Wednesday, January 14, 1998
A motion is expected to be filed by attorneys for Timothy McVeigh, sentenced to death for the Oklahoma City bombing.
Tokyo District Court holds a trial of Ichiro
Fujita, former vice president of Dai-Ichi Kangyo Bank,
accused of making payoffs to a corporate racketeer.
On the horizon
On Thursday, January 15, about 12,000 Catholics are expected to attend Convocation 2000, a three-day workshop in Washington aimed at helping prepare for the year 2000.
On Friday, January 16, President Clinton plans to meet with the presidents of Estonia, Latvia and Lithuania to sign a Charter of Partnership.
On Saturday, January 17, NAACP holds Summit on Employment
Discrimination in the Federal Workplace.
On Sunday, January 18, the Golden Globe awards are presented in Los Angeles.
On Monday, January 19, the Conference on Disarmament holds its first session in Geneva.
On this day
In 1604, the Hampton Court Conference began under James I to discuss Puritan demands for doctrinal changes in the Church of England.
In 1676, Italian composer Pietro Francesco Cavalli died; he is best known for his sacred music and his operas, notably "Calisto."
In 1742, English astronomer Edmond Halley died; he became the
first to work out the orbit of the comet named after him and
correctly predicted its return in 1705, 1758, 1835 and 1910.
In 1797, in the Battle of Rivoli in Italy, the French defeated
an Austrian attempt to relieve Mantua; 3,500 Austrian troops
In 1814, under the Treaty of Kiel, the king of Denmark ceded
Norway to the king of Sweden.
In 1858, Italian revolutionary Felice Orsini threw bombs at
Napoleon III in Paris in an assassination attempt; several
people were killed but the emperor was unharmed.
In 1866, Peru, dissatisfied with a treaty recognising Peruvian
independence signed in 1865, declared war on Spain.
In 1878, the first private connection by telephone in Great
Britain was made on the Isle of Wight when Queen Victoria spoke
to Thomas Biddulph.
In 1898, Lewis Carroll, British author of "Alice in
Wonderland," died; he also lectured in mathematics at Oxford
University and was a pioneer photographer.
In 1900, Giacomo Puccini's opera "Tosca" was staged for the
first time in Rome.
In 1907, hundreds died when an earthquake destroyed much of
the Jamaican capital Kingston.
In 1929, in Afghanistan, King Amanullah was forced to abdicate
in favour of his brother, Inayatullah.
In 1943, the Allies met in Casablanca to agree on a strategy for
concluding World War II and to demand the unconditional
surrender from the enemy.
In 1953, Marshal Josip Broz Tito was elected first president
of the Republic of Yugoslavia.
In 1957, Humphrey Bogart, whose films included "The Maltese
Falcon" and "Casablanca," died; he won an Oscar for his role
in "The African Queen."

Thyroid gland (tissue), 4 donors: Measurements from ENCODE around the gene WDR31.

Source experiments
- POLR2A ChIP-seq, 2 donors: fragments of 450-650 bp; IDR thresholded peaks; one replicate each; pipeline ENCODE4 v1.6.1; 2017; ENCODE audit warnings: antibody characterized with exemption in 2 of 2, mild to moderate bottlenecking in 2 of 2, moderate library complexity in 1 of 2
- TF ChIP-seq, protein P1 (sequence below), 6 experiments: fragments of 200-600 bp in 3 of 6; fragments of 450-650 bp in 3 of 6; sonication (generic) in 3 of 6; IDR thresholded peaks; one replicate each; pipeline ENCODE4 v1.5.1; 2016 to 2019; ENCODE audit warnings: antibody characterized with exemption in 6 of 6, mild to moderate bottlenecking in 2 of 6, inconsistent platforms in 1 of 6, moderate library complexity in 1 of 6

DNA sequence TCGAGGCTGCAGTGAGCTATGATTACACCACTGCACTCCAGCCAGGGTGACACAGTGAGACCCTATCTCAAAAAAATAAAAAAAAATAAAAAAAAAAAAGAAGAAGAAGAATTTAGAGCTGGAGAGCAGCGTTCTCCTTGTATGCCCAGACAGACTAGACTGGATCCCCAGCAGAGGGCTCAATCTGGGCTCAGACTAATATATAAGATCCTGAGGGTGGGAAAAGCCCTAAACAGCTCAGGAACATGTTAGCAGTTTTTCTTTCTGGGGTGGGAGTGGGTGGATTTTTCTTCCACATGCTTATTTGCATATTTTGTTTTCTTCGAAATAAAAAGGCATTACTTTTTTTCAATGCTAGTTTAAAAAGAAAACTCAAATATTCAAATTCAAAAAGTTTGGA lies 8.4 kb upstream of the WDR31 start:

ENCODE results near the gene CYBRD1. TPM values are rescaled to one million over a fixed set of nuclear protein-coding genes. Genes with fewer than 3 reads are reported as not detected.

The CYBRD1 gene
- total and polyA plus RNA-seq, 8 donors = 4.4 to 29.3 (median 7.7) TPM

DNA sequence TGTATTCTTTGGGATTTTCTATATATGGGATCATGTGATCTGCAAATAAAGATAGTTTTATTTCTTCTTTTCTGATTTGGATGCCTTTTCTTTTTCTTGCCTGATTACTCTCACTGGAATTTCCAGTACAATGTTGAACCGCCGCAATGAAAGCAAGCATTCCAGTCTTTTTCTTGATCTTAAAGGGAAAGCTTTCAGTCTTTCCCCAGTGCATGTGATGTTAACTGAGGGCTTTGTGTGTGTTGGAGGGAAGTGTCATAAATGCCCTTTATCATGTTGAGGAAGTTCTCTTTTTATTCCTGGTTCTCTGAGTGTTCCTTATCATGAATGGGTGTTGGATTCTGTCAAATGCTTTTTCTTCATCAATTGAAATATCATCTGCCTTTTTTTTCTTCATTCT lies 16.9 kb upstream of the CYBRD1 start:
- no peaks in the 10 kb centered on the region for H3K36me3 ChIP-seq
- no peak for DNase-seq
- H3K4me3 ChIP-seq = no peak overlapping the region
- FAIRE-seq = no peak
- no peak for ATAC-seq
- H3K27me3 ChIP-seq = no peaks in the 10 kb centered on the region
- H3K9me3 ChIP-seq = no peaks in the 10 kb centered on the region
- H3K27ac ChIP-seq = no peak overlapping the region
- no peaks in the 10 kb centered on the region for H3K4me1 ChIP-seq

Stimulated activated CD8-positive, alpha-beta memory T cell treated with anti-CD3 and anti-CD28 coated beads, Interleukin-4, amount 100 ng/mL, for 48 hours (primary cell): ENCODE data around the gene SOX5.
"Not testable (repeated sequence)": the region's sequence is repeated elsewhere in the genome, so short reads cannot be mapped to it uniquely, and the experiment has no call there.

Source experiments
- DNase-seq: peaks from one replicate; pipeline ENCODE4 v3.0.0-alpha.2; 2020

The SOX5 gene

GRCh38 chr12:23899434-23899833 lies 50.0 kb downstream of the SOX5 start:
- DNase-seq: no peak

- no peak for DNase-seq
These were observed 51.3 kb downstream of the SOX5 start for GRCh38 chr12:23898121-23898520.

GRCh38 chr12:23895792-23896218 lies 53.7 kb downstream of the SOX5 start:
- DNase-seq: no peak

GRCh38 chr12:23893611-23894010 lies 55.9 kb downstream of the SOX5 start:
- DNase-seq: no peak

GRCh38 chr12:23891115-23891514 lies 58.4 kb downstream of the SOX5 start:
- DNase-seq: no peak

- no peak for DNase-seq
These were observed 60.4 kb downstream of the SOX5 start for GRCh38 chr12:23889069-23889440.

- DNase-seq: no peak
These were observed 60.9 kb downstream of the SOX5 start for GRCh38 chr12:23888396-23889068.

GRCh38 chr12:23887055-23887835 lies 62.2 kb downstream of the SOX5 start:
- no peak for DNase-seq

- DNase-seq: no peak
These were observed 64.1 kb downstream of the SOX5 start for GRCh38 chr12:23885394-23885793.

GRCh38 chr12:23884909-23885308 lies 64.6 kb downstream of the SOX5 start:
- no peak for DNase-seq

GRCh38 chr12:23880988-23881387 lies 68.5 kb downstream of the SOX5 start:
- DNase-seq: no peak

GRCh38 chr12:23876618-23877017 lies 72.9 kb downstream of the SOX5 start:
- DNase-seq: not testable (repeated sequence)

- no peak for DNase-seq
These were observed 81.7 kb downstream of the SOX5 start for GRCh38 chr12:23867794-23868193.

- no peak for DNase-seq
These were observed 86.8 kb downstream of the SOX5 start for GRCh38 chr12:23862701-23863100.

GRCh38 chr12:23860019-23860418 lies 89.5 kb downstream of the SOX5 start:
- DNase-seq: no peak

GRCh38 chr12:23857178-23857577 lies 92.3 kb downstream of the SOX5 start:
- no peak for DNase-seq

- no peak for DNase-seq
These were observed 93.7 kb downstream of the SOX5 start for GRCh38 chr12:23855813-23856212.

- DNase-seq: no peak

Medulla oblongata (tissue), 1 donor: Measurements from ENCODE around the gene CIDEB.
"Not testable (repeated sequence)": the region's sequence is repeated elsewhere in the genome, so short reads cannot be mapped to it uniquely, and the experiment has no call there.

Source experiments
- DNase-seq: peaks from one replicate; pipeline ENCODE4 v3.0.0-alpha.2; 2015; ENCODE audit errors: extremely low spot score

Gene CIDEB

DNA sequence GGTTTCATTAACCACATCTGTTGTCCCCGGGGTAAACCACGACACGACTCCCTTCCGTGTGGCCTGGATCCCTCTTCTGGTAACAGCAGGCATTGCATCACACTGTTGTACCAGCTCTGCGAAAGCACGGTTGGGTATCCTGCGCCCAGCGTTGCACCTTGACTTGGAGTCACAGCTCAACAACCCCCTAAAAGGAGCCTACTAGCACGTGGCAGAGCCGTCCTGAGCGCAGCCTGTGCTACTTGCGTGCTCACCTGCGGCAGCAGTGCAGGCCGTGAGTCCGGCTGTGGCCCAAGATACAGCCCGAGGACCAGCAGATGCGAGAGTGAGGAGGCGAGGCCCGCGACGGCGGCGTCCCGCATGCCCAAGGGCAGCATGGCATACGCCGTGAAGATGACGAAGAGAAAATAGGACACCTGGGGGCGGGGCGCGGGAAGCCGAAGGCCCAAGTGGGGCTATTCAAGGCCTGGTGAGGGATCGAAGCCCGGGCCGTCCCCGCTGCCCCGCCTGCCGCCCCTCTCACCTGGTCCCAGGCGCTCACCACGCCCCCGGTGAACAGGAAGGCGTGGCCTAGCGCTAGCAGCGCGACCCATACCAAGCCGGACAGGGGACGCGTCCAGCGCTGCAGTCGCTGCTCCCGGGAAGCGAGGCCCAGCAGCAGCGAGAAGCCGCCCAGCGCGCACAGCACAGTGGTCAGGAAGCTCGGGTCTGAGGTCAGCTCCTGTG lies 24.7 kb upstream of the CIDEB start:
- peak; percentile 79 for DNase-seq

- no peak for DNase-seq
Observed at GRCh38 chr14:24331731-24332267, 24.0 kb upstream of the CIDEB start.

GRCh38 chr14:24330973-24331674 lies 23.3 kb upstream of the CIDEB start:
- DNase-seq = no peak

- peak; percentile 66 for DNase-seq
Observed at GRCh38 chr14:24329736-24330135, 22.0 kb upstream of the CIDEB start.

In 1965, the prime ministers of Northern Ireland and Ireland
met for the first time in 43 years.
In 1969, the Soviet spacecraft Soyuz 4 was launched, followed
the next day by Soyuz 5; they achieved the first docking of two
manned spacecraft in Earth orbit.
In 1976, Malaysian Premier Tun Abdul Razak died in London. He
was succeeded by Datuk Hussein Bin Onu.
In 1977, Anthony Eden, British statesman and prime minister
from 1955 to 1957, died. He resigned his premiership in the
aftermath of the Suez Crisis of 1956.
In 1977, Peter Finch, British film actor, died. He starred in
"Network" with Faye Dunaway and in "Trials of Oscar Wilde."
In 1980, the U.N. General Assembly approved a motion calling
for immediate withdrawal of foreign troops from Afghanistan
following the Soviet invasion in December, 1979.
In 1991, three Palestinian guerrilla chiefs, including Abu
Iyad, were assassinated in Tunis.
In 1995, the British Army ended 25 years of daylight patrols
in Belfast in a wind-down of a guerrilla conflict which engulfed
In 1996, the confessed assassin of Prime Minister Yitzak Rabin, Yigal Amir, was
formally charged with conspiricy to murder.
In 1996, right-wing businessman Alvaro Arzu took office as
Guatemala's new president and appealed for an end to a brutal
35-year civil war.
What do you do when you have an abundance of snow and lots of pent-up creative energy? If you live in Illinois, you grab a snow shovel and enter the Illinois Snow Sculpting Competition, which starts today. Take a peek at preliminary sketches and past winners.
Holidays and more
It is Tamil Thai Pongal Day in Sri Lanka.
Actor Jason Bateman is 29.
Actress Faye Dunaway is 57.
U.S. Sen. Lauch Faircloth is 70.
Filmmaker Lawrence Kasdan is 49.
Columnist Andy Rooney is 79.
Journalist Nina Totenberg is 54.
Sources: Associated Press,
Chase's Calendar of Events 1997, J.P. Morgan